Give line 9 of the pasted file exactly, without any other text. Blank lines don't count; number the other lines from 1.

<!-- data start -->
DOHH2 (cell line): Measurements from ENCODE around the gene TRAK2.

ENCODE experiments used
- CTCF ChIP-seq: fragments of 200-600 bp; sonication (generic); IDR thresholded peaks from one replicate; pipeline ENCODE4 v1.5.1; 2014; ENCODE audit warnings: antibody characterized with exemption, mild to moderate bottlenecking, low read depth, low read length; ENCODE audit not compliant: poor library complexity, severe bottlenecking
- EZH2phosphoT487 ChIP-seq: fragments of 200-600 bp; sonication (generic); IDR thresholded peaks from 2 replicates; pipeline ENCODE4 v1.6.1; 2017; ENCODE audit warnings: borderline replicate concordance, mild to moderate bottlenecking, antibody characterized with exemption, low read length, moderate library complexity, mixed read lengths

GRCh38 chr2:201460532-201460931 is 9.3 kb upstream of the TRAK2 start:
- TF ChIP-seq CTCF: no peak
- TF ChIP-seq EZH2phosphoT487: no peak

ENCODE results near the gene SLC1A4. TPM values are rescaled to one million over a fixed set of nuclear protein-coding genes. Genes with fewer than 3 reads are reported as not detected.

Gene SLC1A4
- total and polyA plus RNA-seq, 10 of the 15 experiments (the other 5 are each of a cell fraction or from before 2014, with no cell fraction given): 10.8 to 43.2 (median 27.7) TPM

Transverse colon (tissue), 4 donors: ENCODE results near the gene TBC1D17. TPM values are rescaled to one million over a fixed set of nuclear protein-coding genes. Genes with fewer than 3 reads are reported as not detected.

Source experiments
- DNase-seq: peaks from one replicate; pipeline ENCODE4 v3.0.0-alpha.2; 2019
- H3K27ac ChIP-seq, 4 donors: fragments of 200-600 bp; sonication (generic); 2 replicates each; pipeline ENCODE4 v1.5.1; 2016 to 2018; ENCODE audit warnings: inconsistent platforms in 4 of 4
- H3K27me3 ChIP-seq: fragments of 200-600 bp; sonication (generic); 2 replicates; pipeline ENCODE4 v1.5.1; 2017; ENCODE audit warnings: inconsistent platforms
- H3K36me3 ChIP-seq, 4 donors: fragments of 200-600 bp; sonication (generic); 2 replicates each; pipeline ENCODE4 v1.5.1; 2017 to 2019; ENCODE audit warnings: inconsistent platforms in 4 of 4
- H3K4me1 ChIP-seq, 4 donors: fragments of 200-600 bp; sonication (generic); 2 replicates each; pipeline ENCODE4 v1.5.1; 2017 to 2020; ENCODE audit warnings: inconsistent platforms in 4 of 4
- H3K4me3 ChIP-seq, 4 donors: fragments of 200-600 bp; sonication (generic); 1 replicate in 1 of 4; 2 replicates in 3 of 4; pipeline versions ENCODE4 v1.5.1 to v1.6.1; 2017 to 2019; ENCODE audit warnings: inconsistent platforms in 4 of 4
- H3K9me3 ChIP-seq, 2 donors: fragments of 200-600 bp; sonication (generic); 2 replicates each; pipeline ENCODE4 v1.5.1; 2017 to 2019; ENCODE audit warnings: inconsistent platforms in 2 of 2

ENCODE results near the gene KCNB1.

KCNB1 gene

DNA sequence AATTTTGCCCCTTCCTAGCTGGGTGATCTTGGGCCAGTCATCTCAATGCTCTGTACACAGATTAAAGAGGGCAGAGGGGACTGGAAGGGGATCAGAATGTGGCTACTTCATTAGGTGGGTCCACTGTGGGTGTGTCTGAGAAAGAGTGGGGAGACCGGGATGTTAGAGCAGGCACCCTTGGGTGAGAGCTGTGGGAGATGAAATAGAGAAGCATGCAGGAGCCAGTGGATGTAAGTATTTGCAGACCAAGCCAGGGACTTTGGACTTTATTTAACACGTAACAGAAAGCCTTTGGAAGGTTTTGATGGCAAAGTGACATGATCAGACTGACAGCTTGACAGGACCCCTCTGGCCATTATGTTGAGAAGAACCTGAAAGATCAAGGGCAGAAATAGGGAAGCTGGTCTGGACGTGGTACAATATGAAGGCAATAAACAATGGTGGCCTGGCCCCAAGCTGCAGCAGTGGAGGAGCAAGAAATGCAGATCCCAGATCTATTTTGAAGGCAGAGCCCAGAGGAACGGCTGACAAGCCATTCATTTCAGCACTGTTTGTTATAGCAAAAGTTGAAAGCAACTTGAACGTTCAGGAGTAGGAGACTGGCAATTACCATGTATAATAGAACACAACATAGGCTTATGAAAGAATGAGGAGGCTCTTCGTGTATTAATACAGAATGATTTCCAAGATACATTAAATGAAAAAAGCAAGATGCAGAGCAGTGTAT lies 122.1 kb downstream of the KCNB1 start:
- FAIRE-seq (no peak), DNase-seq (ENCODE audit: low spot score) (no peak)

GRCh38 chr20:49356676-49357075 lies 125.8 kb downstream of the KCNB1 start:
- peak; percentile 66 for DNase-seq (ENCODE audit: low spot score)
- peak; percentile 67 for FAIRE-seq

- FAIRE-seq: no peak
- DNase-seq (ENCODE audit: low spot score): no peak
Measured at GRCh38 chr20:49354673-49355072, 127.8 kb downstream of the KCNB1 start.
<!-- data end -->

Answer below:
Gene SLC1A4